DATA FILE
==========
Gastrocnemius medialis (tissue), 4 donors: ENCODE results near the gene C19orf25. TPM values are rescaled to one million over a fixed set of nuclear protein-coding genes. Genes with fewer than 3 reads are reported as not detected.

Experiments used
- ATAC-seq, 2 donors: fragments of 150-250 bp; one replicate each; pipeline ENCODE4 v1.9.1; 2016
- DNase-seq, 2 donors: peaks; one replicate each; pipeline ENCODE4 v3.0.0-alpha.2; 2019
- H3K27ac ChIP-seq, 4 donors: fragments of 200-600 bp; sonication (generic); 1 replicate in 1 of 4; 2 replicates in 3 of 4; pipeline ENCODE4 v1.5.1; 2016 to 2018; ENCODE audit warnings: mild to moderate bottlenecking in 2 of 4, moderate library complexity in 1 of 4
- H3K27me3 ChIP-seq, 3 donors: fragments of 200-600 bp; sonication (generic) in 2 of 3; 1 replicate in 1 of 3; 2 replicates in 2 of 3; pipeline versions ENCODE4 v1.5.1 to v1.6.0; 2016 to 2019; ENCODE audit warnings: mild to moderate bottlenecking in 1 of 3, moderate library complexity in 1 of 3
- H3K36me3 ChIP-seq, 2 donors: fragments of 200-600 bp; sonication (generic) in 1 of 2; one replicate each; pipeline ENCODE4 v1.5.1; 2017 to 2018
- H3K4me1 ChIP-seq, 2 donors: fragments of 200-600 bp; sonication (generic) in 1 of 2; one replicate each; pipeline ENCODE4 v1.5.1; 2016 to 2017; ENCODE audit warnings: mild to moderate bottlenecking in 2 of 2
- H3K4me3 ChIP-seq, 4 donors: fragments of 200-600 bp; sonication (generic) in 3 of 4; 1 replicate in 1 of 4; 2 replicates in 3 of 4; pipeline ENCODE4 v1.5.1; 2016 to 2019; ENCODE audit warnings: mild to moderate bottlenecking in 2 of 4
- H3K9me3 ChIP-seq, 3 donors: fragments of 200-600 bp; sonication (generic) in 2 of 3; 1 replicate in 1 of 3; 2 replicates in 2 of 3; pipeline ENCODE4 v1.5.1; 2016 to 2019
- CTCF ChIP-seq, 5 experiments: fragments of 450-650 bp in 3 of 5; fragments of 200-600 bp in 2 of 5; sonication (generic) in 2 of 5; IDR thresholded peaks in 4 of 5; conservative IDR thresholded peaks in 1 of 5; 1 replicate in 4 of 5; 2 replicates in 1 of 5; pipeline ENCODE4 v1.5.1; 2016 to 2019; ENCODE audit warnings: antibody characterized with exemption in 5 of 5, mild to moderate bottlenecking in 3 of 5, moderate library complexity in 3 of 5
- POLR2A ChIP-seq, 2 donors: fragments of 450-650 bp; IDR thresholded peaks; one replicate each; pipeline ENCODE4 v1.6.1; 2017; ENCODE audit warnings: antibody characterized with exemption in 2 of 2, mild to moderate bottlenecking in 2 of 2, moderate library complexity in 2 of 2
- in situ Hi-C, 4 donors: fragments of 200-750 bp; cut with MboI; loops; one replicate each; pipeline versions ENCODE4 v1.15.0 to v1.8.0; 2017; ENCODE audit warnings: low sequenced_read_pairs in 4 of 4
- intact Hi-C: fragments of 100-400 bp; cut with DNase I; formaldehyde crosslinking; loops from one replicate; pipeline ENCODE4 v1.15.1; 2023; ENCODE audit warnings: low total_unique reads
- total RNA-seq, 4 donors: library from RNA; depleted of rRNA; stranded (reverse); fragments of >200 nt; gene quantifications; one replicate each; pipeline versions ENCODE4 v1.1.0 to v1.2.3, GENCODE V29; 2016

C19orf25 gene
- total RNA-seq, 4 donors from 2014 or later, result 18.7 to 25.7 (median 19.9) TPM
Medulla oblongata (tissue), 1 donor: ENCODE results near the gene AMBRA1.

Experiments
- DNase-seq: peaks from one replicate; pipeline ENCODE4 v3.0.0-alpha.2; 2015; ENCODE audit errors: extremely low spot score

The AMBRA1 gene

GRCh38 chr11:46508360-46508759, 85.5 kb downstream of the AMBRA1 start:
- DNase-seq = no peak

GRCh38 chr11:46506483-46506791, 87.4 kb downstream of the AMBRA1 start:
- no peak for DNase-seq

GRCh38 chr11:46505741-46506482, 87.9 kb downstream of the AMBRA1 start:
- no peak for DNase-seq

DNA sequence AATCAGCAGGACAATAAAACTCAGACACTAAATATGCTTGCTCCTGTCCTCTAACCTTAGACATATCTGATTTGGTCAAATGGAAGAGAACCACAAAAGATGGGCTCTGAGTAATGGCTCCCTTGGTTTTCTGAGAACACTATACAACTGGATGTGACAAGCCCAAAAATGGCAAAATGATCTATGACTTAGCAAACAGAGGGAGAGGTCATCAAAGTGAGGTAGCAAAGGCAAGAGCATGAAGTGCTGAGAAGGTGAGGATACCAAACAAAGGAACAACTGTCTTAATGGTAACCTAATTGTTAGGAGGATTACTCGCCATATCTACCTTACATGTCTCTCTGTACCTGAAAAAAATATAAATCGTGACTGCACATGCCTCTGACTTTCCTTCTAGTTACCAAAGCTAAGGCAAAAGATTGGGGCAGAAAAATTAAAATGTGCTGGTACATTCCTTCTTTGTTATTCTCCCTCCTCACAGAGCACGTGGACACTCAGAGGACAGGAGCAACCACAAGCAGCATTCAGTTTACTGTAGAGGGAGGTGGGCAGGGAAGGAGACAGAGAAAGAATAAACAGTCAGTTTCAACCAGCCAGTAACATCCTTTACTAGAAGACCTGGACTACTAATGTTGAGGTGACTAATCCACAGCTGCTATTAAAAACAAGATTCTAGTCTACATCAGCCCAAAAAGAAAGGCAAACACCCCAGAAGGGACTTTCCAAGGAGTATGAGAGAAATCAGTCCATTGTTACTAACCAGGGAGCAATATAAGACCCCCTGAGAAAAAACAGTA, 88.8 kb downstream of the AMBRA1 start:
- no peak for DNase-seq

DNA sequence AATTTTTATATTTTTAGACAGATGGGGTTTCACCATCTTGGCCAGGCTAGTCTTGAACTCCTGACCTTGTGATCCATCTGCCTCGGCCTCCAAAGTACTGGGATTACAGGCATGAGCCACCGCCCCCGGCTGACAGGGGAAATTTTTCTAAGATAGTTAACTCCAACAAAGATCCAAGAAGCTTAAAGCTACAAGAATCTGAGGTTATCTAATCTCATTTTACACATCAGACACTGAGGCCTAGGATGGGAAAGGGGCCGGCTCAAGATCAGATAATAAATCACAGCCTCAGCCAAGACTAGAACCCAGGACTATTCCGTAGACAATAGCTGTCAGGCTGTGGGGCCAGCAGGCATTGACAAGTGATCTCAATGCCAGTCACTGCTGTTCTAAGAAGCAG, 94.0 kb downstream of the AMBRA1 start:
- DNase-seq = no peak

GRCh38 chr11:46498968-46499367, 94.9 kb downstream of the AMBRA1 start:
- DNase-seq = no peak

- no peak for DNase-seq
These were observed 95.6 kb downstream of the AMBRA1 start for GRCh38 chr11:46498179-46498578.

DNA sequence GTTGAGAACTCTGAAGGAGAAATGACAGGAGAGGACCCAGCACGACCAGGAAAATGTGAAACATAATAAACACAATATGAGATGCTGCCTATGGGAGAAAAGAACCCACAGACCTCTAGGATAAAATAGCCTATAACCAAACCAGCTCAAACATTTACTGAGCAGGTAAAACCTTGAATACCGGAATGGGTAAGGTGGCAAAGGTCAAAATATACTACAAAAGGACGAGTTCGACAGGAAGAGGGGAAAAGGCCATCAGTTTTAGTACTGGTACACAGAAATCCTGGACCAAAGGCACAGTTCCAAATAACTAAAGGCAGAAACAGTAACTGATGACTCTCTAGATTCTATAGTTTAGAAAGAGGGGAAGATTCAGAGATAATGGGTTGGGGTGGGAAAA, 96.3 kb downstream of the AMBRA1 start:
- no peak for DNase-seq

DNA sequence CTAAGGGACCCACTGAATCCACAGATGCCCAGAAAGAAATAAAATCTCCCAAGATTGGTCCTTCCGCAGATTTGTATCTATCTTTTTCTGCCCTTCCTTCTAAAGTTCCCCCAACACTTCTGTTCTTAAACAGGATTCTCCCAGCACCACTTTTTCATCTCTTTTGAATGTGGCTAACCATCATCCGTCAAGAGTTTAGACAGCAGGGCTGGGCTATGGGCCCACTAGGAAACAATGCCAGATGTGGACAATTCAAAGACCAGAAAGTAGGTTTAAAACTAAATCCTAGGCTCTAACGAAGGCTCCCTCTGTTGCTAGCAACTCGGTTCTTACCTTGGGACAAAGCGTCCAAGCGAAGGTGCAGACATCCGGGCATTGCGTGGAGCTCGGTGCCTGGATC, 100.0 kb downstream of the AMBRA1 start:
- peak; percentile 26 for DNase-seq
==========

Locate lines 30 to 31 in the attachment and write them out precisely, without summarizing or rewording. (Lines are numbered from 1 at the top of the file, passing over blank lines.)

DNA sequence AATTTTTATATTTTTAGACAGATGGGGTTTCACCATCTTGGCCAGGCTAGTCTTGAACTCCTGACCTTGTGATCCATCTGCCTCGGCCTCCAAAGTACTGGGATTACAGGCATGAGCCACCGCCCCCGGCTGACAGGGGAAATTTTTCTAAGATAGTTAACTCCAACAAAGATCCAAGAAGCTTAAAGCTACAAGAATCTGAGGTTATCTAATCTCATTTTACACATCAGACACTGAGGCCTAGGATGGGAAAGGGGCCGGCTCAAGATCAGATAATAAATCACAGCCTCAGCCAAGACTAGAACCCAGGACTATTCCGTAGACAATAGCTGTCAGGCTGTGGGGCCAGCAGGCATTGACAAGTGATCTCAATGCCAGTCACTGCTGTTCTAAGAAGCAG, 94.0 kb downstream of the AMBRA1 start:
- DNase-seq = no peak